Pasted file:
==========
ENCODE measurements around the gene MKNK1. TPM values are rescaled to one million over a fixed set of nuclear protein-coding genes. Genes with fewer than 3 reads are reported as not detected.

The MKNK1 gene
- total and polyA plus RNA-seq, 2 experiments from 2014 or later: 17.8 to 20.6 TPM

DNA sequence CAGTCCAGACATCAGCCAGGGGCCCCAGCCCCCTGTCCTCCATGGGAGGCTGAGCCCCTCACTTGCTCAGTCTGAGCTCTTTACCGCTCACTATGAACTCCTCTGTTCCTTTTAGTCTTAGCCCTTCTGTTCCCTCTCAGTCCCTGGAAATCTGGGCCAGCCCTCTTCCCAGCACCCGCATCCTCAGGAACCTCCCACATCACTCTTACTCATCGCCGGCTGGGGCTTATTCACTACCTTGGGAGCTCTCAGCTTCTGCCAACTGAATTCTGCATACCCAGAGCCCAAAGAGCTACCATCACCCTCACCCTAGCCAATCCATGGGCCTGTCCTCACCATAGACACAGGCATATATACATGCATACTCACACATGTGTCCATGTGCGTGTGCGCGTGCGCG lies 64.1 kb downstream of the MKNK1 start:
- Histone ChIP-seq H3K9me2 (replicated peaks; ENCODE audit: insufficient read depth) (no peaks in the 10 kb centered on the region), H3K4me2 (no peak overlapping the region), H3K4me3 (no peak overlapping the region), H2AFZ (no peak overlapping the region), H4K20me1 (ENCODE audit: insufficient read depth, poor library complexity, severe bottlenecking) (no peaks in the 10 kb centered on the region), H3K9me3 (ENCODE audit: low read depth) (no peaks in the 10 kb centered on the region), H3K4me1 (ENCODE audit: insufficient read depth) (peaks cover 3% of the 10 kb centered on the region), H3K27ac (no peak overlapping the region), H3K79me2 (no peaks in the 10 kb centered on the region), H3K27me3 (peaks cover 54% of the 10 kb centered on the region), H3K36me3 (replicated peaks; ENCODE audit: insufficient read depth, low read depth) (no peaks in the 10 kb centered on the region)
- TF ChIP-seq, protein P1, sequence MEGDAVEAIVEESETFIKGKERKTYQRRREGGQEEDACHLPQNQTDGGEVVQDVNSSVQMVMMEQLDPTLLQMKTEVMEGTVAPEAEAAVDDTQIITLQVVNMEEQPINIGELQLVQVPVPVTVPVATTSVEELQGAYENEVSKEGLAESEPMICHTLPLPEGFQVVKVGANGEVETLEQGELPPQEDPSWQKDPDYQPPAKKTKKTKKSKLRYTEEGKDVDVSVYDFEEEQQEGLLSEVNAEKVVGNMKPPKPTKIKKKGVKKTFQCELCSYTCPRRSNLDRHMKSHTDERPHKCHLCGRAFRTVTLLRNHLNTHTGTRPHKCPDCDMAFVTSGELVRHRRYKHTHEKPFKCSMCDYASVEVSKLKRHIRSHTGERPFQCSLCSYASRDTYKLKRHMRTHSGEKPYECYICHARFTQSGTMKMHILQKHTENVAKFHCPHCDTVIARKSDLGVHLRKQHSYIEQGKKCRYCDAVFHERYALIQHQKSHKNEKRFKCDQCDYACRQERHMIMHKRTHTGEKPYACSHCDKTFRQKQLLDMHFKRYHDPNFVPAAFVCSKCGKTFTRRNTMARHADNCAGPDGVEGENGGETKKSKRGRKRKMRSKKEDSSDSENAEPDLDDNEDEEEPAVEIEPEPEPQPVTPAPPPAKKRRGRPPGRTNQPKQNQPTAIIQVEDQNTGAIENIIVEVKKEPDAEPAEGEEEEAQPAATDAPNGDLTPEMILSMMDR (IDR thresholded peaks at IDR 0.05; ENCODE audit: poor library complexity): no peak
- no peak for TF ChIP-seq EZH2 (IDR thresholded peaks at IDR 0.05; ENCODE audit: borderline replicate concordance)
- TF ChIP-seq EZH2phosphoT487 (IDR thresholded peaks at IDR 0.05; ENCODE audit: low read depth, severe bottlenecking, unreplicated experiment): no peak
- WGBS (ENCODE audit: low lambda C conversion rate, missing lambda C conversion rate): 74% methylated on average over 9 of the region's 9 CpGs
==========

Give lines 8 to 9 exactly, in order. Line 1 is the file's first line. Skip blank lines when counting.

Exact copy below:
- TF ChIP-seq EZH2phosphoT487 (IDR thresholded peaks at IDR 0.05; ENCODE audit: low read depth, severe bottlenecking, unreplicated experiment): no peak
- WGBS (ENCODE audit: low lambda C conversion rate, missing lambda C conversion rate): 74% methylated on average over 9 of the region's 9 CpGs